At first it looked like I made a good decision to come out to my folks. My father, a college librarian, found a copy of Starhawk’s The Spiral Dance on my recommendation and read it. He said that while he’d never be a Pagan, he was struck by how “poetic it is.”
Fast forward a decade or so. In the intervening years my religion has been referred to as “that Pagan b*llsh*t” more than once. I’ve been told, “We’re just so relieved you’ve managed to stay away from the drugs” (What drugs? Did I miss the memo on rampant drug use in the Pagan community?) , and treated to this day like a not-quite-bright teenager by – you guessed it – my intellectual, liberal parents.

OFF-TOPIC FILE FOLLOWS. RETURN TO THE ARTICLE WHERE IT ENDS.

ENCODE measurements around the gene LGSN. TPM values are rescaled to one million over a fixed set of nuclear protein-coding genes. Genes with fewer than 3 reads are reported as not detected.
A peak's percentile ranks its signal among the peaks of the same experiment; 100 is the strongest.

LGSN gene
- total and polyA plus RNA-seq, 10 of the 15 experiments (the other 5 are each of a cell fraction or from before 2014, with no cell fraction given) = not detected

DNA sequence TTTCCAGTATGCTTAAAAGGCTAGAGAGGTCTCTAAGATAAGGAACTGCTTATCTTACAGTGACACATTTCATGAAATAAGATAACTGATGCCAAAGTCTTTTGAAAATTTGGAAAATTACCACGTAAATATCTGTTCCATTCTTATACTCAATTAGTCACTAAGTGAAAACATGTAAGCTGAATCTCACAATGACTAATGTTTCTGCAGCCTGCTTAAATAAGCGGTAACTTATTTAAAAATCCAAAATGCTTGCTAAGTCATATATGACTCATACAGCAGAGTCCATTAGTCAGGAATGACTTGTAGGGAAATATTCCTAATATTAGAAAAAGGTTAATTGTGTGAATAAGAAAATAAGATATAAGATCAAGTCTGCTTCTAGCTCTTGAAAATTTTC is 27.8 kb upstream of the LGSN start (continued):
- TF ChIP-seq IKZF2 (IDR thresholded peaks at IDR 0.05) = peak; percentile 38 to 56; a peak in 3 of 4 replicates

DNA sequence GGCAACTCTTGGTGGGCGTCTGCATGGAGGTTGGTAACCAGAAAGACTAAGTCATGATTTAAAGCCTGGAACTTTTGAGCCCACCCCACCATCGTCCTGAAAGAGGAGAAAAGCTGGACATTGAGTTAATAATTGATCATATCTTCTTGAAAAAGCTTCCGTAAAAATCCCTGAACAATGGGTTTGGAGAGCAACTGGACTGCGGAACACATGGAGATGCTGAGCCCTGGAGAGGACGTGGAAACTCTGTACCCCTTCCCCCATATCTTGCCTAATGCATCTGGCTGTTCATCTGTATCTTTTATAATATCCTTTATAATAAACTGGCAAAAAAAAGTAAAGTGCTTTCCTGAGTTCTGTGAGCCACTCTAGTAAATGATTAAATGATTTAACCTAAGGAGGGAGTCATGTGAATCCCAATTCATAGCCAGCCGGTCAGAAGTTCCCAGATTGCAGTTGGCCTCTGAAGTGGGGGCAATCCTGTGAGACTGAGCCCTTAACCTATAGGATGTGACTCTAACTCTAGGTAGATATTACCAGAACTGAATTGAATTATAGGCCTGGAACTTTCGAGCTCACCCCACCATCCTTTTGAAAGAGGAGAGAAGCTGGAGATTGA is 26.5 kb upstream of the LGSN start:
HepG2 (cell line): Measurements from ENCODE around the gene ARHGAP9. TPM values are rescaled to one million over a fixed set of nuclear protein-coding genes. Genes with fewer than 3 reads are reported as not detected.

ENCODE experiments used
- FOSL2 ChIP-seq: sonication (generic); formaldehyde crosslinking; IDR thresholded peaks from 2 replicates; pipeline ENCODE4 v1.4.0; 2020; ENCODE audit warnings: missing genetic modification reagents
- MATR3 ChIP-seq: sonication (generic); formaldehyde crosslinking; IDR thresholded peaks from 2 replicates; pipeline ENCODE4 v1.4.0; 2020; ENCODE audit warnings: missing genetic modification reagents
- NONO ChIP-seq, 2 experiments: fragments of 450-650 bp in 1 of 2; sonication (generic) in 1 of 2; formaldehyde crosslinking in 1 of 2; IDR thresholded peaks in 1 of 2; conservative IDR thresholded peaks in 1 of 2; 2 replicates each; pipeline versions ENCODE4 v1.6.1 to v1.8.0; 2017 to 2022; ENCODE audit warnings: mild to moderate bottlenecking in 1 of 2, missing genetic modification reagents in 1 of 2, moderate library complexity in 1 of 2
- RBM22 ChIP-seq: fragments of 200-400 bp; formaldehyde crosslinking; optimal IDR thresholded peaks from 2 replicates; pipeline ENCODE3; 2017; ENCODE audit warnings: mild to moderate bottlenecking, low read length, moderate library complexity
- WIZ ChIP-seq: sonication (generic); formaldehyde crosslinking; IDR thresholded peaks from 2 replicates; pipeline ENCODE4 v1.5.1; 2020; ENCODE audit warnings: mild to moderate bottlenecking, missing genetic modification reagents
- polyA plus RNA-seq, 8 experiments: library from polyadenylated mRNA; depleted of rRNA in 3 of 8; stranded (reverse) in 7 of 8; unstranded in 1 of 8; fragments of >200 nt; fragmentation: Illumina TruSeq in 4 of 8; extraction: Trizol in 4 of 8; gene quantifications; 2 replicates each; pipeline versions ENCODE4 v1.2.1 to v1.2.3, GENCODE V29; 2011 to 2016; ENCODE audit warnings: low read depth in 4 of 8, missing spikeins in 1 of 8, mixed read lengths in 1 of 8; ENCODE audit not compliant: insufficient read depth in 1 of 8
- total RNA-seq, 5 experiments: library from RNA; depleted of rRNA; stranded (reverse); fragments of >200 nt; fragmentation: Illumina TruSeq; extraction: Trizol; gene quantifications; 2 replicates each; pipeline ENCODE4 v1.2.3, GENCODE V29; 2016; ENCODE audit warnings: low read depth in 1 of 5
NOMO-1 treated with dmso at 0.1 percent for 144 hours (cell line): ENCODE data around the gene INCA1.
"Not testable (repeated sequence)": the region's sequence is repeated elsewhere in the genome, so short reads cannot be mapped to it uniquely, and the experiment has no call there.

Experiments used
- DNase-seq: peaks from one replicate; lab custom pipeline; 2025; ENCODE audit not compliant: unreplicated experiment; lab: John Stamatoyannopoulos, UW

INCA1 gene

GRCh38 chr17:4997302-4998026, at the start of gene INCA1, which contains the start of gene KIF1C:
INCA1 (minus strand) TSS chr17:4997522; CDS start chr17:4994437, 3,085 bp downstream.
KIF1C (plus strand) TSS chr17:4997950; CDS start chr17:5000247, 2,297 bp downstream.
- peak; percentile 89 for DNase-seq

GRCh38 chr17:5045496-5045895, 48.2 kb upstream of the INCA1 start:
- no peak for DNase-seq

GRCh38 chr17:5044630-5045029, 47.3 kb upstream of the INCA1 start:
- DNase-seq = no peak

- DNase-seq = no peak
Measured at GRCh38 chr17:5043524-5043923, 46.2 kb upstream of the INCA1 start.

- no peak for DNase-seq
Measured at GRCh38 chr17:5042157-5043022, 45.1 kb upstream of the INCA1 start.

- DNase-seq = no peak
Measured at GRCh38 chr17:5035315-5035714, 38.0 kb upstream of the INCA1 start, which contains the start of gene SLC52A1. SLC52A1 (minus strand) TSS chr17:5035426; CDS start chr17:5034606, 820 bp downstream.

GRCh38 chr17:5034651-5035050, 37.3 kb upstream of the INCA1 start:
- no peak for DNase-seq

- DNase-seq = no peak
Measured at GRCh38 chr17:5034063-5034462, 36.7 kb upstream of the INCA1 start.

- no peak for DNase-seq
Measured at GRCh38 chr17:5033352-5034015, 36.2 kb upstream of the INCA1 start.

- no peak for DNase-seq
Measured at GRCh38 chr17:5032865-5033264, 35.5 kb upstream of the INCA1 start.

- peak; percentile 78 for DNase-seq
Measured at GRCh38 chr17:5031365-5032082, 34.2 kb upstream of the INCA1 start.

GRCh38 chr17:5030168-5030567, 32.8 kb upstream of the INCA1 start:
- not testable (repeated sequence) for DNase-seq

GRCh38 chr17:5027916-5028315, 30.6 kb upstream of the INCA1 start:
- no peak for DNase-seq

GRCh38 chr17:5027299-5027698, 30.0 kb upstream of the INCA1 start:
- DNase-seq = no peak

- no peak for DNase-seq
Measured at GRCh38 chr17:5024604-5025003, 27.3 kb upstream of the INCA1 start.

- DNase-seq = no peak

Was coming out to my parents a good idea? Probably not.
Knowing what I know now, would I do it today? No.
The decision to tell or not to tell someone you’re Pagan is a deeply personal one, and not in any way something you should be pressured into. Coming out as Pagan is not “cool” or something to do for the shock it might cause the listener. Although it’s true that the more of a presence we are in society the less “other” we become, and the more our faith is accepted in the world.
But we need to be aware that sharing our religious choice with anyone or everyone is not always the best solution. We no longer need to worry about witchfinders, hangings and other historically dire consequences for openly celebrating our faith, but we do need to think very hard about our livelihoods, our children and the feelings of the one we’re outing ourselves to before we choose to share this most personal information.
Location: Bloomington, Indiana